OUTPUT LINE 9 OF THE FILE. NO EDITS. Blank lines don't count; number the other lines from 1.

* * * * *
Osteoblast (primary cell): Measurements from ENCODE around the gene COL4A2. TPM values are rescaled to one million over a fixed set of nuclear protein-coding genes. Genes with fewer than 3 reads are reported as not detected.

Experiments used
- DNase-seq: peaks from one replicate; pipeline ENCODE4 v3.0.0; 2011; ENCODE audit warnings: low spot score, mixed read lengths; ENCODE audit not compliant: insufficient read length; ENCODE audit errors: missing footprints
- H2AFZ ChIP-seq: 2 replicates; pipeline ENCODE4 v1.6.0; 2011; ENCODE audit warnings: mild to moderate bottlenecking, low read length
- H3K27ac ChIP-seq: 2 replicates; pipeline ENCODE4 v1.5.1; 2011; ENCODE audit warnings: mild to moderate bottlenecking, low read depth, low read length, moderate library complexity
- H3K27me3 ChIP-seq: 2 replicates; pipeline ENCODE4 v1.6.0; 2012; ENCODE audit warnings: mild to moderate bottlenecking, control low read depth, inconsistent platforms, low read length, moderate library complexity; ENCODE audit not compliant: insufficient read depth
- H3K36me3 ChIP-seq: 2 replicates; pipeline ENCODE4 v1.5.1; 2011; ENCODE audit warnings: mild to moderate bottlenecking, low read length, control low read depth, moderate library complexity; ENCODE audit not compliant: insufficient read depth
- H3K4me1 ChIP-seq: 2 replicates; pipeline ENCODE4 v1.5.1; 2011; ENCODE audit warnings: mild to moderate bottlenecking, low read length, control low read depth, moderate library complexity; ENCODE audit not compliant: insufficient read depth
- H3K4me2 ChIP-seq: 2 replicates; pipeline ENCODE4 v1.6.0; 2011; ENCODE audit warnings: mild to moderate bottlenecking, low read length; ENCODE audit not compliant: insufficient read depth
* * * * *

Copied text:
- H3K4me2 ChIP-seq: 2 replicates; pipeline ENCODE4 v1.6.0; 2011; ENCODE audit warnings: mild to moderate bottlenecking, low read length; ENCODE audit not compliant: insufficient read depth